Dr Liam Fox, MP, addresses the launch of the Azerbaijani translation of his book

TEAS Press is a new venture from The European Azerbaijan Society, designed to increase and improve the exchange of ideas between Azerbaijan and the wider world. Making international authors accessible to local readers and local authors accessible to the world will assist the development of more effective communication.

TEAS Press launched its first book on 15 September. It was perhaps appropriate that a book by a British politician about the challenges of an increasingly globalised world was the first to be translated into Azerbaijani and published by the new company.

Dr Liam Fox MP, former UK secretary of state for defence, was in Baku to present Rising Tides: Facing the Challenges of a New Era (Şahə qalxan dalğalar. Yeni eranın çağırışları ilə üz-üzə) to a distinguished audience at the capital’s Four Seasons Hotel. He was introduced by TEAS Chairman Tale Heydarov who welcomed the book for its … deep political analysis and contribution to the further strengthening of relations between Azerbaijan and European countries… However…if local and regional challenges are problematic to a group of countries, then they are actually a problem throughout the world and for all humanity. The world must come together, he said, to develop solutions.

Dr Fox himself acknowledged his setting as he illustrated the speed of recent change: We never imagined that the changes in the world would be so rapid. While in ancient times, it took three decades to travel the Silk Road to Europe, now the skies have up to half a million passengers flying at the same time.

Reflecting later on the publication, he added: Having the book translated into the Azerbaijani language was a very great honour but, more importantly, I hope it is the beginning of a trend where more Western political books can find a new audience. Being able to read a book in your own language is always much easier and I’m extremely grateful to all those who were involved, both in the translation of the book itself and in organising such a splendid launch party.

Ever eager to engage in direct debate on the important issues he raises in the book, Dr Fox next day accepted an invitation from Khazar University to test his ideas with an energetic group of lecturers and students. Remarking on Azerbaijan’s significance to the West he recognised as a priority that the Nagorno-Karabakh conflict should be resolved….because when there are….difficulties over supply, for instance, Europe starts thinking about energy diversification and refers to Azerbaijan, or NATO cooperates with Azerbaijan in the Middle East, particularly over Afghanistan and Iraq. Azerbaijan is an important partner for the West.

He reflected on the lively exchanges that followed his introductory remarks: My lecture at Khazar University resulted in a very robust conversation, which I found extremely impressive. I had wondered whether those present would be willing to openly challenge some of the ideas I had set out and I think it is very reassuring that this level of political debate, and its frank nature, are present at the university. As Azerbaijan matures politically, the sort of critical analysis displayed by those who attended the lecture will be an extremely important building block.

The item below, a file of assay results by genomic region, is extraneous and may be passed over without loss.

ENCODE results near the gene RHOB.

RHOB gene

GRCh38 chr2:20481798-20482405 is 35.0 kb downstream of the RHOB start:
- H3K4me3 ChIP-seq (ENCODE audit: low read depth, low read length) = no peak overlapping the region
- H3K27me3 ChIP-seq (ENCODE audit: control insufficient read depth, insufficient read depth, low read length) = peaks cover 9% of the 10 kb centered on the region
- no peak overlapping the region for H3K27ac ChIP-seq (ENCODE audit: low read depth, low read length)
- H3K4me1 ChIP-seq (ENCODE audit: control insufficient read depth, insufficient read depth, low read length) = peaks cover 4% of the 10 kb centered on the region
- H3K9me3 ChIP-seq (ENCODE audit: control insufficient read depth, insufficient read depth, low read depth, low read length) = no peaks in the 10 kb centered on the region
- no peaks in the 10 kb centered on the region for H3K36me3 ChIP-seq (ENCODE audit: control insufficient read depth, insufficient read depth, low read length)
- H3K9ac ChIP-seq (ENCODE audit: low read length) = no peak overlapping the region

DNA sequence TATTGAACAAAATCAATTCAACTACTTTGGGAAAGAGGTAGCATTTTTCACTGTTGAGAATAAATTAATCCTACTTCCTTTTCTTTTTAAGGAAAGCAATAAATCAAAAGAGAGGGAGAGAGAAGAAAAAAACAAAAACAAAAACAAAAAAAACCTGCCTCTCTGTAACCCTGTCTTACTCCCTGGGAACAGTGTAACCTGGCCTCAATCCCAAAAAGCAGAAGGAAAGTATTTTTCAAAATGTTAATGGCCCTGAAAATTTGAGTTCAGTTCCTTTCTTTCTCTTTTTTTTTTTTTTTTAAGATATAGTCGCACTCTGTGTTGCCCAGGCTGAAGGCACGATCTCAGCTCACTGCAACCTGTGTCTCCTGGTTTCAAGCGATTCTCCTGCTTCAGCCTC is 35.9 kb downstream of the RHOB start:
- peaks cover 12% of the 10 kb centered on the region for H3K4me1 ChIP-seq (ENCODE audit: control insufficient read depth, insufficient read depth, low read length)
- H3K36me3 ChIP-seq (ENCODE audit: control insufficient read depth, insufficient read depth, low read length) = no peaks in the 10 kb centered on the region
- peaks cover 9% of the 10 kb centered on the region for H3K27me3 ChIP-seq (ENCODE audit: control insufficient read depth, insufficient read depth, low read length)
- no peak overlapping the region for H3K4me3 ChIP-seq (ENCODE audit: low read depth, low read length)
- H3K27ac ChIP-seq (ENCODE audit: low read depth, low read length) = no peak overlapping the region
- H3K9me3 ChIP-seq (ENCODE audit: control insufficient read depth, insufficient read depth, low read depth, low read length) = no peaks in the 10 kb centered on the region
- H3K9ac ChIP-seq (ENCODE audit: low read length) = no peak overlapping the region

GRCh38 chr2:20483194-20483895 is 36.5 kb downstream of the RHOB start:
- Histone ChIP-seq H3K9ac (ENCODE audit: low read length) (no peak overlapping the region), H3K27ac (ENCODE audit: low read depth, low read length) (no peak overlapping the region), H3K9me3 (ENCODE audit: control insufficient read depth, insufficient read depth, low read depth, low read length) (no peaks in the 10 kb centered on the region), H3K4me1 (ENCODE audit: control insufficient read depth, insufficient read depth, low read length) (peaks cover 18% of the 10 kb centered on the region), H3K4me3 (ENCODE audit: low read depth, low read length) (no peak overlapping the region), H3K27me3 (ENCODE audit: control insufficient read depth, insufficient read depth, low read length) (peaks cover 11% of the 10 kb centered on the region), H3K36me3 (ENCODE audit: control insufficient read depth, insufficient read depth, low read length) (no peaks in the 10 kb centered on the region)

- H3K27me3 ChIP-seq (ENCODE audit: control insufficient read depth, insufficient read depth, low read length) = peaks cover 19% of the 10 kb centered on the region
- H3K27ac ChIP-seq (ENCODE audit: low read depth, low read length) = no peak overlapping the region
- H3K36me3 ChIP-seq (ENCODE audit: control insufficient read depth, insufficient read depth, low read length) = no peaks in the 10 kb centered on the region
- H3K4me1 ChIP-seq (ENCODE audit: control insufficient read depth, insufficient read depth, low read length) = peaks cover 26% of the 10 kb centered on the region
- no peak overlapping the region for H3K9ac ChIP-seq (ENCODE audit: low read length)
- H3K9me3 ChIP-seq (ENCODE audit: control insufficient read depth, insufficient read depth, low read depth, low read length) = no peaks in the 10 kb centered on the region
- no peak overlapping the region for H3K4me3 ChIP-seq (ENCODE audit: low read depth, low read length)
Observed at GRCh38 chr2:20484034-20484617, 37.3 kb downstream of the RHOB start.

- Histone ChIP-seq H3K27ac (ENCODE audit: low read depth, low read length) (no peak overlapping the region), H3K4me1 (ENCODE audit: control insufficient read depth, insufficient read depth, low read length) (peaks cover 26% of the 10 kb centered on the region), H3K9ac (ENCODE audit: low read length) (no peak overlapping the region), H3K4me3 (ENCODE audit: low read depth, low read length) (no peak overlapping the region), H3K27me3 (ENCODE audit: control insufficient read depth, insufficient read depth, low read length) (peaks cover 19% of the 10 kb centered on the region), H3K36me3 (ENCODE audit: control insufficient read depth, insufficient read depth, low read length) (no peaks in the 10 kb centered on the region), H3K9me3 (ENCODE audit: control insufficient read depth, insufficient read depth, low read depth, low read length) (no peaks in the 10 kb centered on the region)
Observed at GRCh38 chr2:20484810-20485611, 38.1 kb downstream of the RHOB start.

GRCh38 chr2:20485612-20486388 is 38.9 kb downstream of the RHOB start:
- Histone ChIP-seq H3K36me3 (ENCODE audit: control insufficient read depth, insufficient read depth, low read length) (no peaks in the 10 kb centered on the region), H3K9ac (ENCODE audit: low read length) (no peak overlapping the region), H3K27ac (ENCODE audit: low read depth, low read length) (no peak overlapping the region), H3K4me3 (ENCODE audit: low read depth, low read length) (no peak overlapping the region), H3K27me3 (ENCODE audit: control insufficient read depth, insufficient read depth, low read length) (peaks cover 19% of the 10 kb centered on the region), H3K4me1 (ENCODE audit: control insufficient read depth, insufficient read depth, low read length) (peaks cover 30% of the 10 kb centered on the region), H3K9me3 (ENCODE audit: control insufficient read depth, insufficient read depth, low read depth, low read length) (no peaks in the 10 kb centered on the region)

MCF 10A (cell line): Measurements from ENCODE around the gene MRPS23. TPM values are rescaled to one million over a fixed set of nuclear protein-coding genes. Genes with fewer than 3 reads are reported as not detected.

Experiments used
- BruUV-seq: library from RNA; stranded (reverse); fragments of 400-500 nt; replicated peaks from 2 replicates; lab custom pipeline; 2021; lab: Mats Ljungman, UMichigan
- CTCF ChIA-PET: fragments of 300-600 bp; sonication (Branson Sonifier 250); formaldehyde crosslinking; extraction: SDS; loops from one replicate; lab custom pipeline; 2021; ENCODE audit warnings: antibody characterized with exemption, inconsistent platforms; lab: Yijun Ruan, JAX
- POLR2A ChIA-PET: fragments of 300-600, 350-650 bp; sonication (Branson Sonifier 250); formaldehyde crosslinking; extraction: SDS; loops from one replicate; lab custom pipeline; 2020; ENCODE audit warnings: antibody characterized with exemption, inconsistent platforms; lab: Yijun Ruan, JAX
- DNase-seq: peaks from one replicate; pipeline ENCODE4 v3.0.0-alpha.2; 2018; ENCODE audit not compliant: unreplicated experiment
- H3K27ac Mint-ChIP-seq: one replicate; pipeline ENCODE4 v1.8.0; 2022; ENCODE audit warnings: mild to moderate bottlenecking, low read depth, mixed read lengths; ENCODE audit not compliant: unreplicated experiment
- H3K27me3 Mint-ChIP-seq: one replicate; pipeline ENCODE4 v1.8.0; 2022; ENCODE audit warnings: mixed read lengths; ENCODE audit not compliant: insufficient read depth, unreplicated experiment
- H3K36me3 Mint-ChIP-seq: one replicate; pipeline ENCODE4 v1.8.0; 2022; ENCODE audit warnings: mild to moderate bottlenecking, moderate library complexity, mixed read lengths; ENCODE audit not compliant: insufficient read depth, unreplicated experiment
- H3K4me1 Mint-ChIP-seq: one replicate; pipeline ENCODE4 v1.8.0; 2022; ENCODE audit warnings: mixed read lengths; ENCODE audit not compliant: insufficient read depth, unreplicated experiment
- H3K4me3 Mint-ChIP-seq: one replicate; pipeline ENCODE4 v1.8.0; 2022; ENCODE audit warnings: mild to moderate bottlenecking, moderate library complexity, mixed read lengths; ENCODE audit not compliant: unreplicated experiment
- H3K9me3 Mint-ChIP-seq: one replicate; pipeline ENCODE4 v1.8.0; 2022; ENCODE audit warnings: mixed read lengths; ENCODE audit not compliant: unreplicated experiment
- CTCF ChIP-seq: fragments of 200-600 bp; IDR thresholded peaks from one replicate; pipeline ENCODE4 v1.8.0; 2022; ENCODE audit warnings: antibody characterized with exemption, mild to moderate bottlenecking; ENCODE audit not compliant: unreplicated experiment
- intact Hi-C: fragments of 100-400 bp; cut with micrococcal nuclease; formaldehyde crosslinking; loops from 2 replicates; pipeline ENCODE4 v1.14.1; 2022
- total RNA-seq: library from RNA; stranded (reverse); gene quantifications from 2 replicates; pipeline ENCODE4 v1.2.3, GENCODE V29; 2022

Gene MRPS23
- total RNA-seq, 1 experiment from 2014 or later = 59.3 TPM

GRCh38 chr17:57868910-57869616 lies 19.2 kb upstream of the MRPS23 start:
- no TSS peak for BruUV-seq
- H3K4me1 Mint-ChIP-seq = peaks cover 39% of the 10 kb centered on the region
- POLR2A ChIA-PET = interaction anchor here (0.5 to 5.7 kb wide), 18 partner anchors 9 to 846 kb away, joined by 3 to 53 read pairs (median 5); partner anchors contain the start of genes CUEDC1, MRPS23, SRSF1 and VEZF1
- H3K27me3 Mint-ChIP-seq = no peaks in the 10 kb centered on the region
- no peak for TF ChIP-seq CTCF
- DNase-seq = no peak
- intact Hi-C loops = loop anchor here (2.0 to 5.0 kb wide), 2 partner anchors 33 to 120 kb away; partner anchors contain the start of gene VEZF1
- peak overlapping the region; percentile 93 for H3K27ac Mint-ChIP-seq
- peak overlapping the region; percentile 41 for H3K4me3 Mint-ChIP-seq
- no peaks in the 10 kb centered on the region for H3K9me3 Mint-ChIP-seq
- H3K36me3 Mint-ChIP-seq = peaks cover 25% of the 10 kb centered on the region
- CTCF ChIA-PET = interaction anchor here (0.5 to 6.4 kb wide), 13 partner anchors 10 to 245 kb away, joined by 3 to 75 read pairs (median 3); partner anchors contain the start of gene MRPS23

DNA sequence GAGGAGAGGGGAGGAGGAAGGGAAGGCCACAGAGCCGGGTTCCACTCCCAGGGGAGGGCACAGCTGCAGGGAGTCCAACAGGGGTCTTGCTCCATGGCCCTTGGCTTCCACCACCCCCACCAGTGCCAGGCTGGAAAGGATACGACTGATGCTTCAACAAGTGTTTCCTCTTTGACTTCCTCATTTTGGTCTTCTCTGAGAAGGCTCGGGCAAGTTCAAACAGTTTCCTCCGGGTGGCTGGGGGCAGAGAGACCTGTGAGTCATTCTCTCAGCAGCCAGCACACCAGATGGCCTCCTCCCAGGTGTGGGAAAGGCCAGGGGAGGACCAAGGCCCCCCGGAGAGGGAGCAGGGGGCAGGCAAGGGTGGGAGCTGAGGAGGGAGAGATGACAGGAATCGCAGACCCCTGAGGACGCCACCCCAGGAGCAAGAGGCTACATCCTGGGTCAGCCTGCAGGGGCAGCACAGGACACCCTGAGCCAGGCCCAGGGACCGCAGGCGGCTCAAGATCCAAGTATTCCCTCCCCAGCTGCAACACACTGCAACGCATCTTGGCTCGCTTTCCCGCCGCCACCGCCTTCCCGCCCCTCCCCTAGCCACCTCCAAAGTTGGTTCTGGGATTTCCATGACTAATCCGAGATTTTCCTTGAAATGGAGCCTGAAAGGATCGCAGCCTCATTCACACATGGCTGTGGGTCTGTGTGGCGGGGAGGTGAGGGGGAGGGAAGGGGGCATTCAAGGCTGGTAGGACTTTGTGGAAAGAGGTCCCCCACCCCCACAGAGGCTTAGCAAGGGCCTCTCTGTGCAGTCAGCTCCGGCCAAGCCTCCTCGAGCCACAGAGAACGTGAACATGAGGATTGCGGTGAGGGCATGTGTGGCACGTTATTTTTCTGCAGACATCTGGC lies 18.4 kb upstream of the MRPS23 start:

This was not Dr Fox’s first visit to Azerbaijan, but he was very happy to return to a country that continues to surprise visitors: Baku is a vibrant and increasingly international city, yet it retains a real sense of its own history. Among the blossoming number of top hotels and office buildings, the charm of the old town has an appeal all of its own. Perhaps one of the most underrated aspects of the city is the range and quality of the food that is available, catering to all tastes. For many who visit Baku for the first time, they are taken by surprise by how westernised it feels. The tree-lined boulevards by the sea give it an almost European Riviera feel. Of course, it is the warmth and friendliness of the people that most visitors will remember best.

The main purpose this time was to launch a version of Rising Tides immediately accessible to a nation that is rapidly expanding its presence within the global community: I hope that many aspects of the book will be important to the readers in Azerbaijan as the book focuses on the whole concept of globalisation and how we are now more interdependent than ever before. It doesn’t matter where in the world we live, we will be influenced by decisions taken in many other different parts of the globe. The book looks at a number of the challenges that we face in this new globalised era – the risks posed by failing states, the rise of transnational terrorism, the emergence of Islamic fundamentalism, the challenges of global financial imbalances and the competition for global commodities in a world where the population is still rapidly increasing. None of these challenges are unique to any one country and the geographical position of Azerbaijan means that, sitting at an important global crossroads, many of these challenges may be faced simultaneously. Our task is to turn these challenges into opportunities.